Percussa micro super signal processor

And we’re off to the races. Last week, I wrote up a teaser on some of the new features in Windows Vista for audio, which launched a long and heated discussion of the new OS. (Read through comments for some specifics, including how Vista compares to Mac OS X and BeOS. Hint: BeOS wins.)

Now, late yesterday — and well over a month before the operating system is due to ship — MOTU announced it was shipping a public beta version of its audio drivers. As far as I know, this is the first public driver support for audio interfaces on Vista. See comments for word that RME shipped their Vista drivers a couple of weeks ago, though presently only for the Fireface; MOTU’s shipment covers their entire product line. Good job, RME and MOTU — and with weeks to spare before consumers get the OS. (These drivers also feature enhancements for all versions of XP, so all Windows users, have at them)

Windows Vista drivers now shipping as a public beta [MOTU.com]

I’m guessing the Vista Ultimate box featured on MOTU’s site is a hint; no Vista Home Basic around here, thank you.

As some readers reported, some existing XP drivers will run in the 32-bit release of Windows Vista. However, some drivers may not work at all or may suffer degraded performance, because of a whole range of issues. That means you’ll want to use Vista drivers if at all possible.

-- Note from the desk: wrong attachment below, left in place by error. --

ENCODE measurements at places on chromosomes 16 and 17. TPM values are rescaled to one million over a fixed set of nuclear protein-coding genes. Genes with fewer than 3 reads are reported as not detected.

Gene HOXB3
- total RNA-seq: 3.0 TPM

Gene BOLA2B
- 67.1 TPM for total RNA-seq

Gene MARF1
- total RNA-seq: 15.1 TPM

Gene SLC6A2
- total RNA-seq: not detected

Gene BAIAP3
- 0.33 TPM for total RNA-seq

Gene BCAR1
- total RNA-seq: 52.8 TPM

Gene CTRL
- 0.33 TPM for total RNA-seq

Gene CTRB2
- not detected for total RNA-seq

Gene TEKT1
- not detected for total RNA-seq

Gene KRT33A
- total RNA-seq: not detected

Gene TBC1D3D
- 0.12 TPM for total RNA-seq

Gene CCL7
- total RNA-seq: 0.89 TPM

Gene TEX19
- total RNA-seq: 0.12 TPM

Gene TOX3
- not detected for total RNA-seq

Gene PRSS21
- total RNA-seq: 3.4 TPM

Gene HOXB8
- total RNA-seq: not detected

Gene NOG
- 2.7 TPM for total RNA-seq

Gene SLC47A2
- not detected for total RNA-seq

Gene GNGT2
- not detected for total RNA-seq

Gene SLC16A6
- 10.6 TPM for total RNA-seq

MOTU’s Vista beta drivers will cover the full MOTU audio range, including FireWire, PCI, and USB audio alike, and perennial favorites like the UltraLite and 828mkII. Note that, for high-performance music applications, the new Vista drivers’ preferred operating mode is actually good, old-fashioned ASIO. While Microsoft has unveiled a new audio system in Vista called WASAPI, it’s not yet clear how useful it will be for music software; for now, ASIO remains your best bet. (I hope to have more details on WASAPI soon, especially since every time I think of the acronym I start craving sushi and WASABI.)

Also very important: drivers are required to be “signed” under Vista, or certified by Microsoft for playback. Digital certification of drivers for compatibility is nothing new; Microsoft had a procedure for signing for Windows XP and other editions. On XP, you’ve probably gotten the “unsigned driver” error message. What is new is that the bar has been raised in terms of what tasks require signed drivers. You can’t install unsigned audio drivers under the 64-bit Vista even with admin privileges, and you’ll have to jump through some hoops even on 32-bit Windows (some DRM-controlled playback won’t play with unsigned drivers, either). So, one important feature of the new MOTU drivers is that they’re signed. Again, I’ll have more technical details on this soon. I know some of you are developing drivers for Vista, audio or otherwise, so feel free to set the record straight while I wait on the official word from Microsoft on what’s changed. (Microsoft is hosting a driver compatibility document for Vista if you feel like pouring through it.)